In which language is IBM Watson programmed
Artificial intelligence: IBM Watson in a project at Capgemini
As an expert in artificial intelligence (AI), Alexander Hesseler uses, among other things, IBM Watson in his projects in the field of digital customer experience. In an interview, he reveals more about so-called "cognitive services", how an AI project at Capgemini works, and how he introduces students to the topic.
Alexander, how did you come to Capgemini and what is your area of activity?
I am a Principal Consultant in the Digital Customer Experience department at Capgemini in Munich. I started seven years ago to develop the “connected vehicle” topic at Capgemini. Since February 2017 I have been leading a team that uses "Cognitive Services" as part of a partnership with IBM to make our customers' processes more efficient or to develop new business models.
Cognitive services may not be familiar to everyone. What can we imagine by that?
Cognitive services are based on the technology of cognitive computing, or in other words: on artificial intelligence. In our case we are working with IBM Watson. But artificial intelligence is a very broad term. We are primarily concerned with the analysis of so-called unstructured data. This is data, the content of which is not already neatly available, but must first be extracted - for example from images or sounds. If this succeeds, the system can process this data further. An example: We can train the AI to recognize cars on images, e.g. for police searches. The recognition and processing of human language by machines is also made possible in this way: Spoken language is first converted into a text, which the system then analyzes. This is the basis for programming chatbots, for example.
What does working with AI look like in your job? How does a typical project work?
Most of the time, customers come to us with a problem and want to know whether there is a solution with the help of artificial intelligence. An example: A customer from the automotive industry wants to automate the quality check at the end of the painting process, i.e. to detect scratches and paint defects. For a human, this is very tiring work that a computer could do better. In the first step, we therefore test how a possible image recording can take place on site, i.e. which cameras and image angles we best use so that we receive recordings that can be fed to the AI system. Then we train the system to independently identify paint defects and check how high the hit rate is or whether this is sufficient for productive use.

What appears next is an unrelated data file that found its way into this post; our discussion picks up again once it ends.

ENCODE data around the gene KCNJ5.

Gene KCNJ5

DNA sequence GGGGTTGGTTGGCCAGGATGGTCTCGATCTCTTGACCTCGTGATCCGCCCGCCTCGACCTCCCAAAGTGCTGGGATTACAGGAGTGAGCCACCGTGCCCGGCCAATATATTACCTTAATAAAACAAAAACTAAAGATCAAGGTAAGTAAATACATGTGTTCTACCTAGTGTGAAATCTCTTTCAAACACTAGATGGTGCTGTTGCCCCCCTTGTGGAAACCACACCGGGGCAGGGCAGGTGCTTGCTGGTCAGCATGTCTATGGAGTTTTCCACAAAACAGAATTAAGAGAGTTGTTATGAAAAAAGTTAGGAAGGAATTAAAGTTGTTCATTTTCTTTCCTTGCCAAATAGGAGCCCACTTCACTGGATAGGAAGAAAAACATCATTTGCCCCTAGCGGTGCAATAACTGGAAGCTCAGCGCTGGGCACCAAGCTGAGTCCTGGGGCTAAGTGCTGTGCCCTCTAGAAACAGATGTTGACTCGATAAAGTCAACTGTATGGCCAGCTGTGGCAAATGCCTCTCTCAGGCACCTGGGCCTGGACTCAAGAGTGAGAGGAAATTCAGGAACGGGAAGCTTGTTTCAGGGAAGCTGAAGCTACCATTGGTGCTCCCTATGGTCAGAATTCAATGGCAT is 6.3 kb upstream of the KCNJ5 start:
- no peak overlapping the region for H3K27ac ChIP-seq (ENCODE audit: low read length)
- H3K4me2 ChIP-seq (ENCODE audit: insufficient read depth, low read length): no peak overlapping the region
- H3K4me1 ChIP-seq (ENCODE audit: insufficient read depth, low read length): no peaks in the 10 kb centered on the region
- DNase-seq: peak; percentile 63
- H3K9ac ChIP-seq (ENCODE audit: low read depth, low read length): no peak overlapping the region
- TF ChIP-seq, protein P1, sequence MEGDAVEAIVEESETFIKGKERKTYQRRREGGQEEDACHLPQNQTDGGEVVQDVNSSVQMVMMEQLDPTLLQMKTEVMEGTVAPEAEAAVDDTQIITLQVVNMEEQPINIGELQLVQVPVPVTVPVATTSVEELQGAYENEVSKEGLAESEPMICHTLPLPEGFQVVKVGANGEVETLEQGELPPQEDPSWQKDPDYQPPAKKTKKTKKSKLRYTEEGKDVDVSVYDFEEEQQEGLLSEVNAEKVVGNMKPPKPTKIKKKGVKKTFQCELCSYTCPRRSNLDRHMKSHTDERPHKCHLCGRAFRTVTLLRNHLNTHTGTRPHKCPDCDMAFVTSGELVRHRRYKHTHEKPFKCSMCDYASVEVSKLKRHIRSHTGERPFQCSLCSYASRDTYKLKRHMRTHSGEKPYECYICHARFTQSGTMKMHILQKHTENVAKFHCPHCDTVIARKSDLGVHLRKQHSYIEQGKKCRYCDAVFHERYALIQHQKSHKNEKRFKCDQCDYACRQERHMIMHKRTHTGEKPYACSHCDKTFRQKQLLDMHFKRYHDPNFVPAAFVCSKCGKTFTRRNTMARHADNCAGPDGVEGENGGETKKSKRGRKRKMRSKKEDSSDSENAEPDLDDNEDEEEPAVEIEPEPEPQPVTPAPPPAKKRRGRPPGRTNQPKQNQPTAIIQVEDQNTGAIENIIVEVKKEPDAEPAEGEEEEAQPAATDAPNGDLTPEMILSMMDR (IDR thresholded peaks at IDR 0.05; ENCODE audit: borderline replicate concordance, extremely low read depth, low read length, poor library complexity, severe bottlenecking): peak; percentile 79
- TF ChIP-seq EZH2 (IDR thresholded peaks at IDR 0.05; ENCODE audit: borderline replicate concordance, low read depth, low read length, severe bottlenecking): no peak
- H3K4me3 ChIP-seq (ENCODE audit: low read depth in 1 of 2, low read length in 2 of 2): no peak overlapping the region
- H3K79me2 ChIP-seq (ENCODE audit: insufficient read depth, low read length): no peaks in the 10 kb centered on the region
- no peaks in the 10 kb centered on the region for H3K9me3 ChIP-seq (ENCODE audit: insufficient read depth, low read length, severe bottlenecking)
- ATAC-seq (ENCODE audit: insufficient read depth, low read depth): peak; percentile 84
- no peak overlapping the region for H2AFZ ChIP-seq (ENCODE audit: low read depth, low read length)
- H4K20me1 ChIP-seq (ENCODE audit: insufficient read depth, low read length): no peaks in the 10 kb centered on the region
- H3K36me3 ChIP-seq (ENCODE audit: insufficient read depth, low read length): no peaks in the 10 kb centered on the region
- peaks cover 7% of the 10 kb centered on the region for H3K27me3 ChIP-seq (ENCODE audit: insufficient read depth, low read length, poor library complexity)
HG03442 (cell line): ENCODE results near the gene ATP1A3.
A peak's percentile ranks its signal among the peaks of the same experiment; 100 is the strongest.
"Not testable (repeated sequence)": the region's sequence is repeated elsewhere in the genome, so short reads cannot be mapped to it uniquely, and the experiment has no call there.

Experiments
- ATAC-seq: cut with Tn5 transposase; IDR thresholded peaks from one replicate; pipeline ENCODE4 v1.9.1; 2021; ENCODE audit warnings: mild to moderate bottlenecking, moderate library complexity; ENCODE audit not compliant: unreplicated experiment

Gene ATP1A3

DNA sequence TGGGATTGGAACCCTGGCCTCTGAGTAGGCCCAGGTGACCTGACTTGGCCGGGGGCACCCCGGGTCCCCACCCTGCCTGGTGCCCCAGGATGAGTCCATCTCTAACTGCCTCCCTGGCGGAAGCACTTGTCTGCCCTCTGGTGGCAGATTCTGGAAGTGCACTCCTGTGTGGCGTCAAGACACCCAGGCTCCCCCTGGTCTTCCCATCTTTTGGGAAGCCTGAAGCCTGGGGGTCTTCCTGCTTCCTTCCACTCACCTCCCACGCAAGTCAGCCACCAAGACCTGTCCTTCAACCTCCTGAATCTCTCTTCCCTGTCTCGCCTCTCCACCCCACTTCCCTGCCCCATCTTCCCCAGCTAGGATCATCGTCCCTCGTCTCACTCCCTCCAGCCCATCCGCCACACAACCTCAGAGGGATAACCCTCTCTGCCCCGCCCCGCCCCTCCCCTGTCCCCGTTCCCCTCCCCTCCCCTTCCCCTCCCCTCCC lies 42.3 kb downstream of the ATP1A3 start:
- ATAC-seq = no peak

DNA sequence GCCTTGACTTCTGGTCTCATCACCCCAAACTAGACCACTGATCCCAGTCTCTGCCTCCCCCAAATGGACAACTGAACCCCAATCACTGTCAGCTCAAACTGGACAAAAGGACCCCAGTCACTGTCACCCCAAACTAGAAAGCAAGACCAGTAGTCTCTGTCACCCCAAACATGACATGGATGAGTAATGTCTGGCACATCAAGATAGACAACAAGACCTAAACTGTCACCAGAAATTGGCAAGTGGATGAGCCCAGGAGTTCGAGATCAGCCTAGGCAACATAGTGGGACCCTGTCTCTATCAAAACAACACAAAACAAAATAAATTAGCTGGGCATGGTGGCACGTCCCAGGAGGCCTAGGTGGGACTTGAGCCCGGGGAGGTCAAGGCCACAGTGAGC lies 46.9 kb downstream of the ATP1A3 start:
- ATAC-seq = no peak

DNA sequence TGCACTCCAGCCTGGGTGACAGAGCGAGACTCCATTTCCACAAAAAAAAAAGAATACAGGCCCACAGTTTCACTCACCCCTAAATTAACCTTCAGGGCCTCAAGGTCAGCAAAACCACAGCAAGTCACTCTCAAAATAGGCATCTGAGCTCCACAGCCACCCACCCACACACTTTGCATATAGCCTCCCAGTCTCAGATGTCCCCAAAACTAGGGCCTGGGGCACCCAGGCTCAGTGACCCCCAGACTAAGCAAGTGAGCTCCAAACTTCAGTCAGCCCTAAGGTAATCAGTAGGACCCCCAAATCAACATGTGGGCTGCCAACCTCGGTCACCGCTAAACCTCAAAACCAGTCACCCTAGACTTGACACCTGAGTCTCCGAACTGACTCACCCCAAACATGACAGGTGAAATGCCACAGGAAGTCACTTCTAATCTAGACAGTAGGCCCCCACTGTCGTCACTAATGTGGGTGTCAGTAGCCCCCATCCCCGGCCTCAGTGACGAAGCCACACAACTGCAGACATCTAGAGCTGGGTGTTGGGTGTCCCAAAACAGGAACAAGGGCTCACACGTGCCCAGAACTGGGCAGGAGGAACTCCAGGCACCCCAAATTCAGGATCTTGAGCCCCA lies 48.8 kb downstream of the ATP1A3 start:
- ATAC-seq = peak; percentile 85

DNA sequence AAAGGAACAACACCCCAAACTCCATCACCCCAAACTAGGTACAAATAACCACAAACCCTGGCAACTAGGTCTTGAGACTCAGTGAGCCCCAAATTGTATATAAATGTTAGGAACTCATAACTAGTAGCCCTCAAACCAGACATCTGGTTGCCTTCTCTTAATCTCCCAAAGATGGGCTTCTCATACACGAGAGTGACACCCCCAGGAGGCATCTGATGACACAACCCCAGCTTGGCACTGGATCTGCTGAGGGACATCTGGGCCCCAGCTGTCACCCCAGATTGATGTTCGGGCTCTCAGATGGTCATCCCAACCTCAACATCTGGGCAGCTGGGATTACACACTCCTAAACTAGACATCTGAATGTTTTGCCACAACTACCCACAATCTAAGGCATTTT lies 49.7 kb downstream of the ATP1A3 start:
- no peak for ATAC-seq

W.ow is the team structured that works on such a project? A lot of competencies have to be covered here.
We use different experts for every step. For the first step, the recording of data e.g. B. about sensors, we need technical experts who are familiar with sensors, circuits and amplifiers. The next step, data analysis, is more about the IT aspect; This is where colleagues from our Digital Customer Experience and Insights & Data department join us. But colleagues from the consulting area also help by designing and calculating a business case from the customer request. It really is an interdisciplinary team effort.
W.Which applicants are you looking for in your area of digital customer experience? What should the perfect candidate bring with them?
We are looking for young colleagues who are passionate about digital innovation; Digital natives who want truly groundbreaking IT services. Ideally, these are people with programming skills - object orientation is important, especially Java and Python are popular languages. It is also a must to be technically up-to-date. It is also very important to be able to work and program in a team: AI is not a one-man show. And if someone can communicate with software developers on the technical level as well as with customers on the business level, then we are very interested.
You have already conducted workshops on artificial intelligence and chatbots for students. What did the participants learn from it?
In workshops like this, we first look at how a chatbot works and how to get it to understand what a user's intention or question is. To do this, we have to teach him to differentiate between different intentions of the user - e.g. a greeting from an intention to order or a change of contact data - and then to help the user accordingly.
In the practical part of our workshops, we then develop chatbots ourselves. The workshop groups are then usually free to come up with a topic. For example, last year a group came up with an idea for a chatbot that could find the perfect Christmas present. Another should analyze disease symptoms. And that the teams then present and pitch their results afterwards is also part of it and is often very entertaining.
If you also want to get a taste of the latest trends in a workshop, you will find all current dates on our event page. You want to find out more about job opportunities in the digital customer experienceExperienced? Take a look at our current job advertisements. Feel free to contact us if you have any questions.
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